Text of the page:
A creative student can be a dream student – if they're stimulated that is. Challenging a young person's creative thinking can be vital to fight off the terror that is demotivation and boredom.
Every teacher fears the ever-looming moment the Boredom sets upon their students during a lesson. Boredom is a sneaky predator, stalking its victims and striking at the opportune moment – usually just as the teacher is building up to the key takeaway of the lesson.
Boredom is seen in all the different building blocks of the learning process. It shows its tracks in homework assignments (or missing homework assignments), lacklustre research projects, low engagement in class, frustration during one-on-one mentoring sessions, and disappointing test results. Eventually, it can influence the entire learning journey of a student, throughout their school career.
While no one is under the impression that school is going to be all fun, all the time, there needs to be some element of enjoyment and interest for the teachings to stick.
Boredom inevitably leads to a lack in motivation. While no one is under the impression that school is going to be all fun, all the time, there needs to be some element of enjoyment and interest for the teachings to stick. While there are many profiles or types of learners, one that often gets singled out is the creative student.
The signs of an under-stimulated creative student
Creativity is often thought to a tell-tale sign of intelligence. However, that does not mean a creative young person will be the textbook example of a high-performing, well-behaved student. Often, a highly creative student won't enjoy or necessarily excel at skills that focus on knowledge retainment, such as memorisation of hard facts or formulas.
This might cause the student to disconnect with the topic, or become frustrated with their performance. They might come to underestimate their own skills or feel less confident and empowered to tackle the subject. Signs of an under-stimulated student can include:
Fidgeting, general signs of unrest
Being a class clown
These last two signs can often be misdiagnosed as laziness or being disorganised. A student is highly aware of the work that needs to be done and when, but puts it off for the fear of "messing it up". A perfectionist students is hesitant to even start if they can't ensure the work will meet the standards they've put up for themselves, let alone the teacher. Though it can manifest at a young age, this behaviour is still all too familiar for many adults, too.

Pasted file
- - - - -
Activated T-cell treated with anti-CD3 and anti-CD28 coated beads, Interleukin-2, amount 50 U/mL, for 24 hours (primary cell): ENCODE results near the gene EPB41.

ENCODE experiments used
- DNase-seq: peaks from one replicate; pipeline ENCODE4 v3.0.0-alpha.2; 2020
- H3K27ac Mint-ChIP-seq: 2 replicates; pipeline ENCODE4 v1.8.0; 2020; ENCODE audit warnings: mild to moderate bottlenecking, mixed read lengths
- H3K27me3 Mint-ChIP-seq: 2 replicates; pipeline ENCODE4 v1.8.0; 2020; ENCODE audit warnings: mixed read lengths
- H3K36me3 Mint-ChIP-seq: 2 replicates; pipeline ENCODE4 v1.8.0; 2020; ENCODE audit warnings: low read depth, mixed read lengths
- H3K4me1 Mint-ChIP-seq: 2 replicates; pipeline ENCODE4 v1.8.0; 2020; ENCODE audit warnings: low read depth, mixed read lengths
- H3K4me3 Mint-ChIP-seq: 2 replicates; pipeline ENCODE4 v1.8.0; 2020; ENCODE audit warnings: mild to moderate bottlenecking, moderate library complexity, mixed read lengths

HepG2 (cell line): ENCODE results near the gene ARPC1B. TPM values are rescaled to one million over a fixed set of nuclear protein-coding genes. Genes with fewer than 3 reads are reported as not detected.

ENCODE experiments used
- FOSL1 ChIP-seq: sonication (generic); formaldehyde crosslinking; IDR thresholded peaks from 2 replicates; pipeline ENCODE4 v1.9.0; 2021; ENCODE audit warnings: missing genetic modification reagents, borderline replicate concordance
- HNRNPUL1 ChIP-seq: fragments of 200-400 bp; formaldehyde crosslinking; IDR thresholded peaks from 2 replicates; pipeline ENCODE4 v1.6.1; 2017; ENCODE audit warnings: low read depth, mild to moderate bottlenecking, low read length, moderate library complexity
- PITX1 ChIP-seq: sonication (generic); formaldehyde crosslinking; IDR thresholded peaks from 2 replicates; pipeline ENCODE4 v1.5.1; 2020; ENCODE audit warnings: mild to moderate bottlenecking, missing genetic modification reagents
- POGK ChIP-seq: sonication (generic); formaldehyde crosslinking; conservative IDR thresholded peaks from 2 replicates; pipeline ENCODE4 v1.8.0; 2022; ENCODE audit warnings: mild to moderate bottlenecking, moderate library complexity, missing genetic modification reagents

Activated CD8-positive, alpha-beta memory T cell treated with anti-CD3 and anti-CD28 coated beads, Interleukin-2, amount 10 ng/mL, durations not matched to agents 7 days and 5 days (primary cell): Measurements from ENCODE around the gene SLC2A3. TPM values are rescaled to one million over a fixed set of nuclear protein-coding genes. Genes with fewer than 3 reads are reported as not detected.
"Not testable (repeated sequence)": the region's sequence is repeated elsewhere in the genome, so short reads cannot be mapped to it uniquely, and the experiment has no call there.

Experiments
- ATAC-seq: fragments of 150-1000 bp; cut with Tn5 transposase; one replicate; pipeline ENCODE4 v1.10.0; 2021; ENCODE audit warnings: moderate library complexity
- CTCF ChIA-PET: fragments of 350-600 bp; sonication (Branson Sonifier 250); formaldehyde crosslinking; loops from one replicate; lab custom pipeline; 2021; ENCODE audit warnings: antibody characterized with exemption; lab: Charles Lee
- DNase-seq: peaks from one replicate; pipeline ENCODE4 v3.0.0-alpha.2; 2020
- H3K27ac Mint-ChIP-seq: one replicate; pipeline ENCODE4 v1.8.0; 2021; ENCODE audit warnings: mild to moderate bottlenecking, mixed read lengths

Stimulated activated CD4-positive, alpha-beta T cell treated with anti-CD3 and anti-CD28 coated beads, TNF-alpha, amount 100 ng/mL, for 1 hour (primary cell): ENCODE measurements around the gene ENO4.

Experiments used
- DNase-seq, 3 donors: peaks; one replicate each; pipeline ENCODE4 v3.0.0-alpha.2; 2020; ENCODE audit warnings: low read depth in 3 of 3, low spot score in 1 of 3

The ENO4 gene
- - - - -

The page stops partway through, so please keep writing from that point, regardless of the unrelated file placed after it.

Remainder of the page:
Motivating a creative student
So when will a creative student feel not only confident they can tackle the task, but also motivated enough to enjoy it? A learner is most likely to be motivated while if the task at hand lies in the zone of proximal development. This is a concept in psychology that states that the next step in a child’s (cognitive) progress needs to lie just beyond their current level, but not too far. According to the concept, for each task there is:
The current level of skill or cognitive ability that the child already possesses
The next level of skill, that the child requires some guidance from a teacher to master
The levels beyond that, which are too daunting and require too much instruction for the child to successfully master.
The proximal zone is often around number 2, one step up from the child's current level of skill, knowledge, or cognitive development, but not too far up.
There is also the level below the child’s ability, which are often so easy for the child that they could do them on automatic pilot. Tasks of this level will not challenge the student, and often demotivate them.
A learner is most likely to be motivated while if the task at hand lies in the zone of proximal development: one step up from the child's current level of skill, knowledge, or cognitive development, but not too far up.
The key to motivation (or demotivation) for creative students isn’t always the difficulty level of the task, or whether this level is in the proximal zone. Often it’s the type of task, the way it’s presented, or the opportunity to take ownership of the task that makes a difference. The level of the student, as well as their preferred learning approach, will inform your teaching approach.
Learning and teaching approaches for creative students
As a teacher you can assume many different roles within the learning journey of your student. These can be as an instructor, a modeller, a facilitator, a challenger, or simply a conversation partner to bounce ideas off of. The role a teacher assumes depends on the type of task and the goal at hand, of course. Here are some (of the numerous) roles a teacher can assume when handling a creative student.
Instructor: This approach is well-suited for perfectionist student who have the autonomy to make an assignment their own, but feel they need to tick all the boxes before they can get there. The instructor lays out a clear path for the student to follow, but offers room for interpretation and personal input along the way. Offering structure, feedback and opportunity for critical reflection can be helpful tools.
Modeller: A modeller basically demonstrates a skill, guiding the students through the entire process. This might come off as an incentive for students to copy the teacher's approach entirely, but for some students this can also be sold as an opportunity to take the Sinatra approach: doing it their own way.
Parole officer: I've given this approach somewhat of an outlandish name, but the concept is to give the student free rein over an assignment, but to keep hold of the leash. The student can decide their own topics or goal, but as a teacher you need to monitor their planning, strategies, and adherence to the teachings or theory that are being practised. Like a parole officer, you're allowing the student a level of freedom, but checking in frequently to see if they're on track to meet their learning goals. This is great for students who have a wild imagination and a ton of ideas, but have a tendency to go off on a tangent.